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Passager: Young Merlin Trilogy: Book One Paperback – 1 Jan 1998
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A foundling rediscovers his identity through the help of the falconer who adopts him.
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This book follows the early life of a young boy abandoned in the forest, who rapidly forgets who he is and where he has come from. He adjusts rapidly, though, living in the glory of nature, outside of contact with other humans. His one fear, however, is dogs.
He is found and adopted by a kind woodsman named Robin, the boy's fatherly reintroduction to the human race. The scenes in which Merlin encounters such "marvels" as glass are wonderfully done, as is the scene where he remembers his name. We are never told fully where he comes from -- there are only hints at beginning and end.
The writing style is lovely. Yolen is one of the few writers of our time who can captivate with almost no dialogue -- through a good portion of the book, people are not talking. Yet it never grows overdescriptive nor too stark. It's like a very long poem at times, with the descriptions of the forest where Merlin lives and of the things that he sees.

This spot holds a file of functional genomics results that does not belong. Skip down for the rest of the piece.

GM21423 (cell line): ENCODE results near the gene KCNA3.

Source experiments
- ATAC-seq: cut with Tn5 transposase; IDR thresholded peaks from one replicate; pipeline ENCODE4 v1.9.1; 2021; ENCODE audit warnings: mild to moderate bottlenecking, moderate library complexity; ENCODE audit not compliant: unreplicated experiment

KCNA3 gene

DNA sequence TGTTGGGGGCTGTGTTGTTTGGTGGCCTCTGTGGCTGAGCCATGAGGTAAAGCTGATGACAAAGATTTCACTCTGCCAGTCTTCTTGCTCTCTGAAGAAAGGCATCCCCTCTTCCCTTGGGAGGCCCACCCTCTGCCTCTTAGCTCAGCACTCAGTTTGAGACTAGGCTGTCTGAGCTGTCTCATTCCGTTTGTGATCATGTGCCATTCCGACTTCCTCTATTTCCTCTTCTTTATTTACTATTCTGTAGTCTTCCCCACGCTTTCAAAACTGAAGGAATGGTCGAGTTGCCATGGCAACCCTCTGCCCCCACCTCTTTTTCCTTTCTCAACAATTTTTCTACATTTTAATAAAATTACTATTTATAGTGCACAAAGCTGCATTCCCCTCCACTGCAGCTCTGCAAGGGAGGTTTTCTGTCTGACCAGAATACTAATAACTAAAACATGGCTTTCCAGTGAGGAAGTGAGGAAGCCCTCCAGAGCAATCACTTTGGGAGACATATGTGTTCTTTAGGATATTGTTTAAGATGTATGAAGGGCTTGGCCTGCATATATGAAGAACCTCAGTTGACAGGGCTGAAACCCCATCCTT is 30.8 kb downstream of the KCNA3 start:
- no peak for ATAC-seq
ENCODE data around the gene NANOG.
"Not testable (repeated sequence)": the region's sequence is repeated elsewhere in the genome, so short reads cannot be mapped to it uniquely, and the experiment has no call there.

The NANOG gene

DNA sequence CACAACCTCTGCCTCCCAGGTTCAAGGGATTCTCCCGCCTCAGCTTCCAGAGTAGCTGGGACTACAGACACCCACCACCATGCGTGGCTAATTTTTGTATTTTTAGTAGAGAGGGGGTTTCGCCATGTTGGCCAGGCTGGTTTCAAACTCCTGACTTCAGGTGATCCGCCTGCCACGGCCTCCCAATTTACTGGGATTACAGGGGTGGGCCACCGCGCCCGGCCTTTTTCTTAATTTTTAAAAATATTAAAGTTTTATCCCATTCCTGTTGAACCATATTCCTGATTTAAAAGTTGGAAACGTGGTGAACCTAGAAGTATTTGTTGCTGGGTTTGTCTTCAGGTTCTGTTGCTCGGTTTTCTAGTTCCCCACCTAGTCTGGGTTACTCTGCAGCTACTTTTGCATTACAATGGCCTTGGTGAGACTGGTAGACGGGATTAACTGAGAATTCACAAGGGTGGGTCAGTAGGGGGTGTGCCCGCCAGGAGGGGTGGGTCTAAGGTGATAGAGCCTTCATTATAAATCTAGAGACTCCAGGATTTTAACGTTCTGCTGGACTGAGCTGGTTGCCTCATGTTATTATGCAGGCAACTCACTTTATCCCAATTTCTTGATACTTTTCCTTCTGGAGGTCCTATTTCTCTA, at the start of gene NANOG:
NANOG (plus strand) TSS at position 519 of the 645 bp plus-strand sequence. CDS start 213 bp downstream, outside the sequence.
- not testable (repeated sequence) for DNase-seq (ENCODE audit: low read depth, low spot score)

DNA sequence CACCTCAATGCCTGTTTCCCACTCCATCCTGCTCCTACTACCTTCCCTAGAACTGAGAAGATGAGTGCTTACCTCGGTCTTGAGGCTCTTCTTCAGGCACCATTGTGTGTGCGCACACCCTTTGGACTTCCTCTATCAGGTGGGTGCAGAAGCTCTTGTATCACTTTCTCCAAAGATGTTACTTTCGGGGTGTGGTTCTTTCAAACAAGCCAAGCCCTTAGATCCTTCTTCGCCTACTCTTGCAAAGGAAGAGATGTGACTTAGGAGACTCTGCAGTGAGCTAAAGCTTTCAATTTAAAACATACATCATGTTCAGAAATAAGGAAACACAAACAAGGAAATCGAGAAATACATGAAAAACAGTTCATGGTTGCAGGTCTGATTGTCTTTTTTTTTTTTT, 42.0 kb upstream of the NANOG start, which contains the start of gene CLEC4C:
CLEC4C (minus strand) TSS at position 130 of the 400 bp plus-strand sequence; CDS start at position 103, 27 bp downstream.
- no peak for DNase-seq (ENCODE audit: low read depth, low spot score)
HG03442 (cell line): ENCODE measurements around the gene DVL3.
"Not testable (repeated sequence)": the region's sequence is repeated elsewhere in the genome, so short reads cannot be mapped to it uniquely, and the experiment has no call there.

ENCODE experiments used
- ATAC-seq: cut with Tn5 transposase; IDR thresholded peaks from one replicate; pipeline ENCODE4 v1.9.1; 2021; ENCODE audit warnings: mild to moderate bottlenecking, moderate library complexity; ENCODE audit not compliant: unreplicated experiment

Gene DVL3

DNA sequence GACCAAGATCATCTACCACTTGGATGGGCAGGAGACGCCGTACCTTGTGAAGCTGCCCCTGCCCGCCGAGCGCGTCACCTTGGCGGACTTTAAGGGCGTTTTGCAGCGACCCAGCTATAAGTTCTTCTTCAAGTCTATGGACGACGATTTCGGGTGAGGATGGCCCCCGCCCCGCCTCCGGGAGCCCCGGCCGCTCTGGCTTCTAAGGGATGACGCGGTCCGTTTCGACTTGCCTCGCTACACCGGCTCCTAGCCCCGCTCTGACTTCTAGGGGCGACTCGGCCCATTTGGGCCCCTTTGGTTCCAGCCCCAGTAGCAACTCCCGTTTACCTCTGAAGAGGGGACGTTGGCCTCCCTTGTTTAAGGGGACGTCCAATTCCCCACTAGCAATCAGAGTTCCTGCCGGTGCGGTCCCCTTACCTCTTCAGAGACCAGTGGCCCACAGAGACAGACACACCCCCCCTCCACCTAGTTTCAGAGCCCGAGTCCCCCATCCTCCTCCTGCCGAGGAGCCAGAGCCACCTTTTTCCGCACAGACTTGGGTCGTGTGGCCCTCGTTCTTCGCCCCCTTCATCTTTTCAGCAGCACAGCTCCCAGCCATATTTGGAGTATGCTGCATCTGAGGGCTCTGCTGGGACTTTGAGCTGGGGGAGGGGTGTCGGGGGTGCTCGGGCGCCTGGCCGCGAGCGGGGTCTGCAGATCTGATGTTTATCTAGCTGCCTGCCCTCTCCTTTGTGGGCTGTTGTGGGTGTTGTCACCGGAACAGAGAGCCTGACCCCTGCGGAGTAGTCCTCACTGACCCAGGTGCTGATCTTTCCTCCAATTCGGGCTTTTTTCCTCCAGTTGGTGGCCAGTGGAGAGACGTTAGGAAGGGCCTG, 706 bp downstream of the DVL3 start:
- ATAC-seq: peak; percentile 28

If you want to introduce your kids to Arthurian fiction, start with this. A wonderful book, a must-read! (On to the next two books)
The worst part of the book was that it wasn't that exciting. The whole story was about a wild boywho got a name and a home. The book wasn't long enough to have to have enough excitment. That was the only bad thing about the book.
The setting and the characters were the most vivid to me. The author gave detail to make the setting appear real in my mind. The characters that lived in these settings seemed as real as their home. It was as if you were watching a movie with subtitles.